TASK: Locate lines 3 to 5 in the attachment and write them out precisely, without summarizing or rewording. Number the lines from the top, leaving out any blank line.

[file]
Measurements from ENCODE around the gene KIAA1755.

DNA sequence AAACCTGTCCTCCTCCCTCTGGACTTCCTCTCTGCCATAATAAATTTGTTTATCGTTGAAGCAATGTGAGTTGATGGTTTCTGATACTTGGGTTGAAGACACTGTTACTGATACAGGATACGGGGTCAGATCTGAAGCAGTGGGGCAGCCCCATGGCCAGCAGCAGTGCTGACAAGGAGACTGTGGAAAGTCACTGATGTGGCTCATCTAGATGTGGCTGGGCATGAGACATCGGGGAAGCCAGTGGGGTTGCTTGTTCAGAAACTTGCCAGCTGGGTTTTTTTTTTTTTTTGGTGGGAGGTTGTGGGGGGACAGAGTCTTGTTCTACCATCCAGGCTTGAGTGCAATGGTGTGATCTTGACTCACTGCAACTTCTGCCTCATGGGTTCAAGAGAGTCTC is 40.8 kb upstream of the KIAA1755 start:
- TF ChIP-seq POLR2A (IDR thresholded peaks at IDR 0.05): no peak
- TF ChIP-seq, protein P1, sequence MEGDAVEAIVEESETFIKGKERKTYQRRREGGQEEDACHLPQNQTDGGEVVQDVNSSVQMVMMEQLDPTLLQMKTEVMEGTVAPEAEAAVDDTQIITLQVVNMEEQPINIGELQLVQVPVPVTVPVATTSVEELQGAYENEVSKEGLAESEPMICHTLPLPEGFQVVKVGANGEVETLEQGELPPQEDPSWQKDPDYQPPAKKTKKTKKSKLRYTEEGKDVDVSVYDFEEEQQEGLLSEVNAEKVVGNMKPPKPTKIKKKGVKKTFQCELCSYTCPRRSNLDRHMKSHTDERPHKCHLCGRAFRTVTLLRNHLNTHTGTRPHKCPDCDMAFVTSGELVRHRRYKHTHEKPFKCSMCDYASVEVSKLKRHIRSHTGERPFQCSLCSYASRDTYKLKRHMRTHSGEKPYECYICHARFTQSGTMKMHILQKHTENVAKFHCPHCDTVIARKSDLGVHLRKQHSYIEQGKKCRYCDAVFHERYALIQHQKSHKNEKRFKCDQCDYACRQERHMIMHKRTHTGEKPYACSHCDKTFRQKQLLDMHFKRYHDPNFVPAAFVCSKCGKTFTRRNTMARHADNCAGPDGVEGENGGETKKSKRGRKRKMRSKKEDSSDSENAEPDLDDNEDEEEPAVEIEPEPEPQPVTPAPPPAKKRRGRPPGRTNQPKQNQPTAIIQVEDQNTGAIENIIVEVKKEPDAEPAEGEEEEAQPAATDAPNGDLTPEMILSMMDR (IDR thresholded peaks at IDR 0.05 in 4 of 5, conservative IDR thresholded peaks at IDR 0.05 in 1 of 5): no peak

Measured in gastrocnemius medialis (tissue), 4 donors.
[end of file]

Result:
- TF ChIP-seq POLR2A (IDR thresholded peaks at IDR 0.05): no peak
- TF ChIP-seq, protein P1, sequence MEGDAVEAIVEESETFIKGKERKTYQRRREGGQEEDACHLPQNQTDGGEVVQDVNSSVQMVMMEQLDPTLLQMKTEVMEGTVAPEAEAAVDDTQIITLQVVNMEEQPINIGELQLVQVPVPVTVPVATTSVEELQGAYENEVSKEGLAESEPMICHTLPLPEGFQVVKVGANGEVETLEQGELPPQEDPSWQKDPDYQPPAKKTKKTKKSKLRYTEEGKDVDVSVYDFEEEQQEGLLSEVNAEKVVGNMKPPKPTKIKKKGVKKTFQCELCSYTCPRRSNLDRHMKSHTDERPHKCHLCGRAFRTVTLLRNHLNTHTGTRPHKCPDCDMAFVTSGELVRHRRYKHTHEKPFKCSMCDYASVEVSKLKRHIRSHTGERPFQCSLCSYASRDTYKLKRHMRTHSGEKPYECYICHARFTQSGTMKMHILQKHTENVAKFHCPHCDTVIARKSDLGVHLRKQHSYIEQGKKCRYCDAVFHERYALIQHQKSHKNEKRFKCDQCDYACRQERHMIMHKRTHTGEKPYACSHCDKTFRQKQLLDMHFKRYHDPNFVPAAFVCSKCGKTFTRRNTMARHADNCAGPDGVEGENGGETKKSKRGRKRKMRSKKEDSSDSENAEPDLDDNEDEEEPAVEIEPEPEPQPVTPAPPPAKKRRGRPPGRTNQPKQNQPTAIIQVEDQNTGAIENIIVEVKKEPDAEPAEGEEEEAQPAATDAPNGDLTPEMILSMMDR (IDR thresholded peaks at IDR 0.05 in 4 of 5, conservative IDR thresholded peaks at IDR 0.05 in 1 of 5): no peak

Measured in gastrocnemius medialis (tissue), 4 donors.